And then there's the Hispanic mother who came to LeBow's clinic with her 17-year-old son, who needed antibiotics for his septal defect and an inhaler for his asthma. The clinic's pharmacy only charged her $8, yet the mother started sobbing and left without the medicine. "We went after her," LeBow says. "She didn't have any money and felt ashamed. The system skims off the healthy and leaves the poor and sick to fend for themselves. It humiliates people and makes them beg. It's shameful. I see it every day and it makes me very angry."

The Toll It Takes on Doctors
Patients without insurance force physicians to compromise their best medical judgment. Richter recalls a 60-something uninsured driver's education instructor who called in complaining of chest pain. "She begged me not to send her to the ER, because she wouldn't be able to pay the bill," Richter says. She tried to explain that she can't diagnose chest pain over the phone, but the woman refused, so Richter did her best differential diagnosis by phone. "It turned out to be a respiratory problem," she says, "but it was still the wrong way to handle it. You feed into what patients want and end up not giving the best medical advice."
          Another of Richter's patients was an obese diabetic with atrial fibrillation and chest pain. She refused to be worked up at the hospital because she'd have too many bills to pay. "I treated her like an outpatient at her home with beta blockers," Richter says. "I called her four times that night. It was so inappropriate. The system forces you to practice inferior medicine on the uninsured. You change medication every time a patient comes in and switch them to whatever free samples you happen to have that day. That's wrong. It goes against everything we were taught."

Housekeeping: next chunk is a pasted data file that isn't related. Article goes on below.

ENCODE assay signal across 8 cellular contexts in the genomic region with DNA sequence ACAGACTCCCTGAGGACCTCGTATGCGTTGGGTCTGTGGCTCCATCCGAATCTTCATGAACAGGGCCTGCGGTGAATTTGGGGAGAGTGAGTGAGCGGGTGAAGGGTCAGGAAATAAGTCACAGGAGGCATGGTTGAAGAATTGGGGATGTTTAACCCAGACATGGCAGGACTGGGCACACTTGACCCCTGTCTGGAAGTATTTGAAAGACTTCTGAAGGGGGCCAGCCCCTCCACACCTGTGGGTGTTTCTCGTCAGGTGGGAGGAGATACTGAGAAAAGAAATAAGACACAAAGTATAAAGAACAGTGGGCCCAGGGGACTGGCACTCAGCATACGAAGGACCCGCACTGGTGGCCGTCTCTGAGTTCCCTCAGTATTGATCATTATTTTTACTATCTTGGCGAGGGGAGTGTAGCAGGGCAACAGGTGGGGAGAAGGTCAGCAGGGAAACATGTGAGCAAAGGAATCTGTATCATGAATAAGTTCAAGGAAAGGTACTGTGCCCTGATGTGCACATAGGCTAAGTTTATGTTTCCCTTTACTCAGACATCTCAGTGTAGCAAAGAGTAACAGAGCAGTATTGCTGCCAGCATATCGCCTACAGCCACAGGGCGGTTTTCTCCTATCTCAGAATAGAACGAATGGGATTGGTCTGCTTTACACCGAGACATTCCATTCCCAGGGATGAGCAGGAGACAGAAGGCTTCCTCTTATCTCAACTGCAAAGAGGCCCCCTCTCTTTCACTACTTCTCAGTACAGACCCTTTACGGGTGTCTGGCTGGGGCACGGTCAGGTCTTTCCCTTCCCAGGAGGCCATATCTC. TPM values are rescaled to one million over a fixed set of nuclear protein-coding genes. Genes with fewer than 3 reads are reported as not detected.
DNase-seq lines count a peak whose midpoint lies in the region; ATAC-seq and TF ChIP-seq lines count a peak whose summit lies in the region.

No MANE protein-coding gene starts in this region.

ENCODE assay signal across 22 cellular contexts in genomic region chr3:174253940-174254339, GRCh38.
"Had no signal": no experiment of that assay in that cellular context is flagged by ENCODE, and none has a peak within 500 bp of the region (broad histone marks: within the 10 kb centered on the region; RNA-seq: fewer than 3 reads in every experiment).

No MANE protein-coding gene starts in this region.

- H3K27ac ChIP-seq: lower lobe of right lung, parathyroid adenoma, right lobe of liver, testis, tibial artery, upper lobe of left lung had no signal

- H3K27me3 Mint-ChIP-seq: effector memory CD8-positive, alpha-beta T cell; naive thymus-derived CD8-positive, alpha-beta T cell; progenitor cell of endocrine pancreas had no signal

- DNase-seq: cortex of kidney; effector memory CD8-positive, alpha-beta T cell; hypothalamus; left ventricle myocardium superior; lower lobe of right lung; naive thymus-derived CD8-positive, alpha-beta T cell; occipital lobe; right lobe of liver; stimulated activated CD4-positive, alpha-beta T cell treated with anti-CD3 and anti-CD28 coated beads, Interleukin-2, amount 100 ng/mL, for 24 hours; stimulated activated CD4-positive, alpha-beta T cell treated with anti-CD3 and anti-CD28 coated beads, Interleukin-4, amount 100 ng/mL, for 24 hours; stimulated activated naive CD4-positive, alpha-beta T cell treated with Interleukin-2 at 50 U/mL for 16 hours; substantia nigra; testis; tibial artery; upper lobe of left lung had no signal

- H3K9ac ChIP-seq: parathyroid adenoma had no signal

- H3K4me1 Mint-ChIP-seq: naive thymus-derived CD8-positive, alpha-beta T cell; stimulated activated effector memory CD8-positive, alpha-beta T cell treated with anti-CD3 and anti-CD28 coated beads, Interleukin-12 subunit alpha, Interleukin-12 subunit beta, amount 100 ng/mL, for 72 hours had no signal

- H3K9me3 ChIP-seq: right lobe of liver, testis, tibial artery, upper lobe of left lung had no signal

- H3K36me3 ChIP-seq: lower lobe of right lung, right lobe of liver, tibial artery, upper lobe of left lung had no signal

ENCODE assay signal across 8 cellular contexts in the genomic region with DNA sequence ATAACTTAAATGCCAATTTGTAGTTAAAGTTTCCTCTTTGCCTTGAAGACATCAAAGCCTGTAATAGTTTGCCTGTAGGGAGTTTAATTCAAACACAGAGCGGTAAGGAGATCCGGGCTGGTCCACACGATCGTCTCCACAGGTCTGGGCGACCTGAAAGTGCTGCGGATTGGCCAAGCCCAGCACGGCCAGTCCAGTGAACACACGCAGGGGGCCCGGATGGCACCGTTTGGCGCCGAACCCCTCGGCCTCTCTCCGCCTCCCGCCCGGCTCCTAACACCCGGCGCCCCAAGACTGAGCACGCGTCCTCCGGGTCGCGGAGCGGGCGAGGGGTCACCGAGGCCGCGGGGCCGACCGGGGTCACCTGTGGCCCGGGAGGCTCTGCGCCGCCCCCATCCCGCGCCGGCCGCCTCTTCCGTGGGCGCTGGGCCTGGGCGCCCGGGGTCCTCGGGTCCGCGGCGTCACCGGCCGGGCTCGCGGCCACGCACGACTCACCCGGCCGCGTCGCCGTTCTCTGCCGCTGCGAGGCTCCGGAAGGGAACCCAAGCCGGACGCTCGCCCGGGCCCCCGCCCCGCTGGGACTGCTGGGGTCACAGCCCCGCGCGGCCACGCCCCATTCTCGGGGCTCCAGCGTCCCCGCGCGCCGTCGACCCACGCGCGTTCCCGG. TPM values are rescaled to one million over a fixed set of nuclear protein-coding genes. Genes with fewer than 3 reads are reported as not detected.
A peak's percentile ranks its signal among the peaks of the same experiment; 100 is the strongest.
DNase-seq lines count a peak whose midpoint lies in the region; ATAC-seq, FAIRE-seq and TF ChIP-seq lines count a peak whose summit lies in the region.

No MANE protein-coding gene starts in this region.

The only thing keeping a suicidal schizophrenic stable is the free samples Mueller finds on his shelf. Meanwhile, the woman's husband is on 10 different medications. "He wants me to give him free samples of 10 different medicines until he can find work," Mueller says. "It's crazy."
          Richter recalls putting a fast-food worker who needed amoxicillin on the much stronger Augmentin instead because she had free samples and the woman couldn't afford the amoxicillin. "Every day, I practice survival medicine in an industrialized country," Richter says.
          When Burstin offers medicine, patients ration it. "I ask them," she says, "'Are you actually taking the medicine?' They smile sheepishly, embarrassed, and tell me they take it every other day so it'll last longer. Those with hypertension are at increased risk for stroke. The diabetics are at increased risk for eye and kidney disease."
          It's the lies that gnaw at Mueller. "The doctors lie, and the patients lie," he says. "I even had a minister who lied so he'd get the care he needed. It's ridiculous."
          Richter routinely neglects to bill patients whom she knows can't pay. She exaggerates symptoms so hospitals will admit her uninsured patients. "You have to lie," she says. "It's degrading to have to do it, but it's the right thing to do. I took an oath to help patients."

New Physician contributing editor Howard Bell is a medical writer living in Onalaska, Wisconsin.